• The patient load is hugely different from that of the UK, many present extremely late meaning you get to see late stage TB, Neurosyphillis and HIV. Additionally Tropical diseases are commonplace exposing you to Dengue, Malaria and parasite management which is new and wakes you up on a Monday morning ward round.

  • The rainforest is round the corner: Pirahnas, alligators, snakes, sloths, manatees, jaguars, toucans, the whole gang is here and you’ll easily be able to see all of them. The Amazon and specifically deforestation is something you hear a lot about as a kid and it was interesting to see the difficulties first hand for the people living in this environment from a socio-economic stand-point


  • Language, we were saved by the kind translations of American students as medical Spanish flew gracefully over our heads and out of the window.

  • The insects are fluent in English and drink insect repellent like koolaid so prepare to sacrifice every piece of exposed skin to them.

  • We all ran a constant 0 on the Bristol Stool Chart known colloquially as ‘AGUA CON GAS’. By the end you’ll wonder if this is a permanent change or whether your relationship with your sphincter is irreparably damaged.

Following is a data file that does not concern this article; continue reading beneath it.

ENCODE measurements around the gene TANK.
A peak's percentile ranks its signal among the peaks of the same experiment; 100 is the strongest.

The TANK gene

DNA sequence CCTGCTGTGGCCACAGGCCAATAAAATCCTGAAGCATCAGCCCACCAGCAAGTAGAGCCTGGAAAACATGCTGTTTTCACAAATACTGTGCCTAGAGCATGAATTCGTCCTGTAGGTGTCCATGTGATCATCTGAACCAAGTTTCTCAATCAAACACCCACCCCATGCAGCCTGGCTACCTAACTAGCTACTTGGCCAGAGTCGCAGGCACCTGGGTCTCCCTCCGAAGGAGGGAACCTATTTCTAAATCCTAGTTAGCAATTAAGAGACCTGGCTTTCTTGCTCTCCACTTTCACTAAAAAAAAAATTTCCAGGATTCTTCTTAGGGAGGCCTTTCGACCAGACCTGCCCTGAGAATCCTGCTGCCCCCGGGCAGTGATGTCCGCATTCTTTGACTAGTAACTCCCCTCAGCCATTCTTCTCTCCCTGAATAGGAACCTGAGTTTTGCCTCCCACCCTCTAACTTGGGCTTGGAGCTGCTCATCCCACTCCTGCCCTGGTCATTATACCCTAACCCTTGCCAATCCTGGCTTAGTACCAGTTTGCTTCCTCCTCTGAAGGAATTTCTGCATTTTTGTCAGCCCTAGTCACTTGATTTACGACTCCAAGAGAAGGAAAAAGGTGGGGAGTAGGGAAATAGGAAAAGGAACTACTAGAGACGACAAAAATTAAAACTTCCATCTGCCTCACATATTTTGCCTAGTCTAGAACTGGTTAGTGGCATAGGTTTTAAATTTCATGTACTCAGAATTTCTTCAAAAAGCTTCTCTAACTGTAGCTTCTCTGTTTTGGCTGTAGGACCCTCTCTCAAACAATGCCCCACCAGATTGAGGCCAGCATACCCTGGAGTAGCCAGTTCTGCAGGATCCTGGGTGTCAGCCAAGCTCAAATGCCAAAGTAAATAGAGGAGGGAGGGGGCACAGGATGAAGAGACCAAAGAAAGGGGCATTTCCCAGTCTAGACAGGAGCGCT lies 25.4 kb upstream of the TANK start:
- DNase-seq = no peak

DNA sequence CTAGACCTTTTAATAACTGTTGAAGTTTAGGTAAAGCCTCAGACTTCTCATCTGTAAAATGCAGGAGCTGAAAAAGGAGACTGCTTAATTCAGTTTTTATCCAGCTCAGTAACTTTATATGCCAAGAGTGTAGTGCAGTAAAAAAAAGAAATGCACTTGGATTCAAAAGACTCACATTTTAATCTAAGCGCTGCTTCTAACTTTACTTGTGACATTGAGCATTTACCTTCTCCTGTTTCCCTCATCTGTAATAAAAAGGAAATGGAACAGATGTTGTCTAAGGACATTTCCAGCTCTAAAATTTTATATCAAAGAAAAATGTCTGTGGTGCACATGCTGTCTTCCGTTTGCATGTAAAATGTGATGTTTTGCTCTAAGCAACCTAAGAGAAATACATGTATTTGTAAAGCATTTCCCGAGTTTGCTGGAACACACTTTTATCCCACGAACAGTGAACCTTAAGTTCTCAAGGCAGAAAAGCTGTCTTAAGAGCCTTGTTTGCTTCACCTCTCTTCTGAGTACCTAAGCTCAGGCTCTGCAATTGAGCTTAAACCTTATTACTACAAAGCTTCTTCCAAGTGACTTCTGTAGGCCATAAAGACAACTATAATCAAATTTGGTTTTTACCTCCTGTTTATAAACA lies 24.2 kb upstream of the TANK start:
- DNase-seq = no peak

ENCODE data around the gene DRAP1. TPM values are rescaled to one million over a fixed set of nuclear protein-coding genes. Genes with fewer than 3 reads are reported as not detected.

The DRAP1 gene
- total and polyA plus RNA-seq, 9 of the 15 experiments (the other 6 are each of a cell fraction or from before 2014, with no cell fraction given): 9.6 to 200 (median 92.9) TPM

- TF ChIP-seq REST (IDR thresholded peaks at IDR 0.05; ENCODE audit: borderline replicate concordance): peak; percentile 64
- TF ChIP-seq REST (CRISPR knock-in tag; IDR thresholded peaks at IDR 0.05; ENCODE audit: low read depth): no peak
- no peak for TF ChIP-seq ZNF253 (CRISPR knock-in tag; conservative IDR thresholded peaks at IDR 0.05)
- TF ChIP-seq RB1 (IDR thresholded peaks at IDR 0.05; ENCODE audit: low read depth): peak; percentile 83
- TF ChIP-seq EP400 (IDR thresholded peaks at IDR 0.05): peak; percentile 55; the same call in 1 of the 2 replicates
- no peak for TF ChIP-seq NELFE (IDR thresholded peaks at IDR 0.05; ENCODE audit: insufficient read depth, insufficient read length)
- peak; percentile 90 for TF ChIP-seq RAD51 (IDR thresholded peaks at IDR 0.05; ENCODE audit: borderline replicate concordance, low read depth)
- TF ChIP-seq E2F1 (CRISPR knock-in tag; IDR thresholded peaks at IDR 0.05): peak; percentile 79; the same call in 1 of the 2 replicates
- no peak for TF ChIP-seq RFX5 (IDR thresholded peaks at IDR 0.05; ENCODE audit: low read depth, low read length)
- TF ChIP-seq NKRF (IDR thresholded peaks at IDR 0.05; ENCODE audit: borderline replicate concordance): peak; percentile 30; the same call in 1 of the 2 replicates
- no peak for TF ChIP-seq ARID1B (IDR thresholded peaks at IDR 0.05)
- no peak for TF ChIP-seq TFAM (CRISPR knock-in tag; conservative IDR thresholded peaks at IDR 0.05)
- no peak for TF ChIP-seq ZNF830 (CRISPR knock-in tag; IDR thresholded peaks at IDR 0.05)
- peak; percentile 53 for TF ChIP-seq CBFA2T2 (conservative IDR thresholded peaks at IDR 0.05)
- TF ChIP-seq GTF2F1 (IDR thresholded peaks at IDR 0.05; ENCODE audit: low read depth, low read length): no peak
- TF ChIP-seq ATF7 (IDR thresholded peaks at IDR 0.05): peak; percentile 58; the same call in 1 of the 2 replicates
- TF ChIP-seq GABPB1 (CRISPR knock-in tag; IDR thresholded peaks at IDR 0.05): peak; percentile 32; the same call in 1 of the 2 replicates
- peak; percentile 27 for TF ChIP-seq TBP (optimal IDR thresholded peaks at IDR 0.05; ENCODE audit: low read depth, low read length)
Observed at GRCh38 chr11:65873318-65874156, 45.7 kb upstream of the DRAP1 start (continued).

Loreto General Hospital is huge, almost as large as King’s and houses almost every department you can think of. The resources that these departments have are however extremely limited; no basic blood chemistry, x-ray as the only imaging modality and a tendency not to intubate leads to a challenging work environment.


We stayed with the only Neurosurgeon in this region of Peru and his lovely wife. They have adapted their beautiful home to accommodate up to 8 guests along with a menagerie of entertaining dogs and cats. We ate dinner with them everyday and our dinnertime conversation helped us better understand what we had seen in the day.


Next off to Chile to visit the Chilean Lake District followed by Patagonia and then to Argentina to visit the southern most tip of the world (the closest point to Antartica) before heading to Buenos Aires and then home. We’re essentially following in the footsteps of fellow medical student Che Guevera in the Motorcycle Diaries. Although we have the revolutionary tendency, we lack the long curls and the cool hats- more to come.

10/10 would do again.